The ECM 114 and/or one or more other modules of the engine system 100 may implement the cylinder deactivation system of the present disclosure. For example, the ECM 114 selects a cylinder deactivation pattern from a plurality of base patterns based on one or more factors, including, but not limited to, engine speed, requested torque, a selected gear, air per cylinder (APC, e.g., an estimate or calculation of the mass of air in each cylinder), residual exhaust per cylinder (RPC, e.g., a mass of residual exhaust gas in each cylinder), and respective cylinder identifications (IDs). The selected cylinder deactivation pattern includes zero or more deactivated cylinders. The ECM 114 selectively activates the one or more deactivated cylinders to achieve a desired ECC.

For example only, the base patterns may only correspond to integer ECCs, and the desired ECC may be between integers (e.g., 6.5). Accordingly, the ECM 114 selectively activates one of the deactivated cylinders in a base pattern corresponding to an ECC of 6 to achieve the desired ECC of 6.5. For example, in a sequence of four repetitions of the base pattern, the ECM 114 activates one of the deactivated cylinders in two of the four repetitions. Consequently, in two of the repetitions, six cylinders are activated, and in the other two of the repetitions, seven cylinders are activated, resulting in an ECC of 6.5. In the two repetitions where one of the deactivated cylinders is activated, the ECM 114 may activate the same cylinder, or may alternate between activating a selected one of the two deactivated cylinders. For example, the ECM 114 may activate one of the two deactivated cylinders in one repetition, and activate the other of the two deactivated cylinders in another repetition. Or, the ECM 114 may activate one of the two deactivated cylinders in two of the four repetitions in a first period, and activate the other of the two deactivated cylinders in a second period. Accordingly, the deactivated cylinder that is selectively activated in selected repetitions of the base pattern is rotated between the deactivated cylinders.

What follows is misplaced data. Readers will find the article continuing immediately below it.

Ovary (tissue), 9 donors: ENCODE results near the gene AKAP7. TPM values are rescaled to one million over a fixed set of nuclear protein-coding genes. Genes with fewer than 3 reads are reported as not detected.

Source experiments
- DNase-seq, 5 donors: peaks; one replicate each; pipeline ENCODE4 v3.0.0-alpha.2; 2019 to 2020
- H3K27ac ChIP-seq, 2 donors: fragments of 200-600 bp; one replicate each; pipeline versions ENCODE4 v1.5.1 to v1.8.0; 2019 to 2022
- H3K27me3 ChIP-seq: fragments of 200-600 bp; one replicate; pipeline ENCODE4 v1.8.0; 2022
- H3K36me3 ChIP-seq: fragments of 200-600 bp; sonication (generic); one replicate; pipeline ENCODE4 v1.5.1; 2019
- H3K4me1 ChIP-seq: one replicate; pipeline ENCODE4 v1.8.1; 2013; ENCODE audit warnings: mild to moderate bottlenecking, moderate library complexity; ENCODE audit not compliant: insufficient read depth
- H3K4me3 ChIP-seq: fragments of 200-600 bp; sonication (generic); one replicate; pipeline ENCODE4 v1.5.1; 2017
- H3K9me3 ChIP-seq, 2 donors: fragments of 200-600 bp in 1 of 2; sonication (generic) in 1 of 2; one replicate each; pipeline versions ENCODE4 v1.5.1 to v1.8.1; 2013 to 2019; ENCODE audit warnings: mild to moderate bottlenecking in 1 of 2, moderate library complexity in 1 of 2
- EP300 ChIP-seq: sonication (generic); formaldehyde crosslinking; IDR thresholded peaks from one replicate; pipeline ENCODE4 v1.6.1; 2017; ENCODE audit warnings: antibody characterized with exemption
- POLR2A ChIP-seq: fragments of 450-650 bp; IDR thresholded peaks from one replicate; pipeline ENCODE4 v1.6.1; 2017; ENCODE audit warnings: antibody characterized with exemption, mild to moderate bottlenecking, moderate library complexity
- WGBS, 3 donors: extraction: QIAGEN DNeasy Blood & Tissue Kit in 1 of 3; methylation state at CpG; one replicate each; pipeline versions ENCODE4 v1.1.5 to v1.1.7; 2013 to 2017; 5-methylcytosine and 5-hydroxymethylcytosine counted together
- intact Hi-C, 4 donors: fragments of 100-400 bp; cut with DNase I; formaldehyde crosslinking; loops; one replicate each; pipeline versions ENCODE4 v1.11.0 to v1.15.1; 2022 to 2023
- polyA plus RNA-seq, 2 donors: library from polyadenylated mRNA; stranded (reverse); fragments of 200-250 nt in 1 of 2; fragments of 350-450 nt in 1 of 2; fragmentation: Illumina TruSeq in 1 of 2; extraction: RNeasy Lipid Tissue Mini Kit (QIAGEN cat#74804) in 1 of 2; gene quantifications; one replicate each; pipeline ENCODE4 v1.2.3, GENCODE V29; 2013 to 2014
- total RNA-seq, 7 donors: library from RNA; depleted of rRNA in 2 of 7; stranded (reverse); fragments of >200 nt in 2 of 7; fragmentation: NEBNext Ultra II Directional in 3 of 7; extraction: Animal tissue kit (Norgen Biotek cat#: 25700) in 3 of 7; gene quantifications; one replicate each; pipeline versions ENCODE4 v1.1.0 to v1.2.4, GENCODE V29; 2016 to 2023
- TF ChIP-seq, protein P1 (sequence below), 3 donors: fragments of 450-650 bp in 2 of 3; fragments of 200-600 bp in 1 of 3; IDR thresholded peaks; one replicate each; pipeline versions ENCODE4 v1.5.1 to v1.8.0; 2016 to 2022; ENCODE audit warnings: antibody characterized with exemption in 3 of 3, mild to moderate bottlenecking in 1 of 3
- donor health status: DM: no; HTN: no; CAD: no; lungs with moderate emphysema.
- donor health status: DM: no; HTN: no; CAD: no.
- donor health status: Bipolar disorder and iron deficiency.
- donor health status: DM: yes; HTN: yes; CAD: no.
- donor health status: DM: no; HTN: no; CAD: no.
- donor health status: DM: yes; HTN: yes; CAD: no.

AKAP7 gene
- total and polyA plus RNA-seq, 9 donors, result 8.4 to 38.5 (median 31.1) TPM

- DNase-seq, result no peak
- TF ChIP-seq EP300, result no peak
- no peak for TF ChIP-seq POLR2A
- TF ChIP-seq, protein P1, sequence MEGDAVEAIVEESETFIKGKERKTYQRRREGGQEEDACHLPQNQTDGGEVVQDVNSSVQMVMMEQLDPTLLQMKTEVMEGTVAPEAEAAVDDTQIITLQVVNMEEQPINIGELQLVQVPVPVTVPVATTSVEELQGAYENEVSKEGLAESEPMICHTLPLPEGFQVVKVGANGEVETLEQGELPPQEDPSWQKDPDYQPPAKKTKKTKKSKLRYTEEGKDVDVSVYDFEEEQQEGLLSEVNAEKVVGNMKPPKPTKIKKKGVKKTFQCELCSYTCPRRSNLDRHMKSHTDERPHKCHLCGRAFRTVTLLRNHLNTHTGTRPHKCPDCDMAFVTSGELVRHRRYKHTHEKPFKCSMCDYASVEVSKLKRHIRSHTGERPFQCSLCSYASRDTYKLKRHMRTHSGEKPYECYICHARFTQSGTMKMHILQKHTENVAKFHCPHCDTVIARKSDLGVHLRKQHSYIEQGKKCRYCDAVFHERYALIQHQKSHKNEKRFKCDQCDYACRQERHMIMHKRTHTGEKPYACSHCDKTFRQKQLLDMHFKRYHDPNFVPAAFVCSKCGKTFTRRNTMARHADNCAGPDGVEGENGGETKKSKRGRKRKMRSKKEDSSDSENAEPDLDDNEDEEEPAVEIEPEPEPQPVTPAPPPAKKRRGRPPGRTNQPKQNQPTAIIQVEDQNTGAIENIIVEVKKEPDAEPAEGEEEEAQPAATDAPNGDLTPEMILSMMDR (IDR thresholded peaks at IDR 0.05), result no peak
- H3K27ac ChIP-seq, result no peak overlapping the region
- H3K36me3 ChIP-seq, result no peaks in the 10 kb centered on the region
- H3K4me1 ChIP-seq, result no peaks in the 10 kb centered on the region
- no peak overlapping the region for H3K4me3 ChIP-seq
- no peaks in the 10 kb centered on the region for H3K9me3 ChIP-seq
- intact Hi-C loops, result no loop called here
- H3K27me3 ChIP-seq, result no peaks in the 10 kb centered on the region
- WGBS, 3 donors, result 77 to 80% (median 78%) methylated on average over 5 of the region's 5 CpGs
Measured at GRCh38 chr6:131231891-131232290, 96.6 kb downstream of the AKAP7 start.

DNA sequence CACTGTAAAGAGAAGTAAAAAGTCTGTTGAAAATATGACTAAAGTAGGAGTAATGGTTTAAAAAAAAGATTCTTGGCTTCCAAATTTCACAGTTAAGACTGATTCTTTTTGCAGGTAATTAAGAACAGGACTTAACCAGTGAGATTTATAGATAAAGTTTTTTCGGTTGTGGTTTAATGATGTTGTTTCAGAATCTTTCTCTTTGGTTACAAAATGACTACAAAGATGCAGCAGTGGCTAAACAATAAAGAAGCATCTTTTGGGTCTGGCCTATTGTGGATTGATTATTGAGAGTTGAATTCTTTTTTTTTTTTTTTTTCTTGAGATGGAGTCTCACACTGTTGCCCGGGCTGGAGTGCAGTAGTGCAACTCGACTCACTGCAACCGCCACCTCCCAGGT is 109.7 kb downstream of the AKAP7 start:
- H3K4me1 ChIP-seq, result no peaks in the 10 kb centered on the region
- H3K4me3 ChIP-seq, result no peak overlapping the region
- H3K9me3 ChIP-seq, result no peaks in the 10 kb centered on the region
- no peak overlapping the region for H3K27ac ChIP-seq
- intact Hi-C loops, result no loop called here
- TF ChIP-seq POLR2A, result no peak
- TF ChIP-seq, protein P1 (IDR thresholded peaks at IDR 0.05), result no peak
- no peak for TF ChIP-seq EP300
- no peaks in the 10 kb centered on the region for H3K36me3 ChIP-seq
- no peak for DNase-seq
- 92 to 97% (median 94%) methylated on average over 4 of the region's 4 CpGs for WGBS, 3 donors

For example only, the ECM 114 determines how often (i.e., a firing frequency) to activate (i.e., fire) a deactivated cylinder during operation of the base pattern, for ECCt<n, according to [ECCt−ECC′]/{(ECC′+1)−ECC′}, where ECCt corresponds to a target (i.e., desired) ECC, ECC′ corresponds to a largest integer ECC that is less than or equal to ECCt, and n corresponds to a total number of cylinders. Accordingly, when ECCt is 6.5 and ECC is 6, the firing frequency is 0.5, and therefore one of the deactivated cylinders is activated during half of the repetitions of the base pattern. When ECCt=ECC′, the ECM 114 operates the cylinders according to the corresponding base pattern. When ECCt=ECC′=n, the ECM 114 activates all of the cylinders. The deactivated cylinder that is activated may be rotated to minimize N&V and/or to prevent any deactivated cylinder from being deactivated for an undesirable length of time. In some implementations, one or more deactivated cylinders in a base pattern may be “masked” to prevent those cylinders from being activated in the rotation. For example, one or more of the deactivated cylinders may be masked to minimize N&V. Further, when transitioning between values of ECC′ (i.e., transitioning between base patterns), the ECM 114 may remain in a current base pattern until a deactivated cylinder that corresponds to an activated cylinder in a next base pattern is fired. The fired deactivated cylinder corresponds to the first fired cylinder in the next base pattern.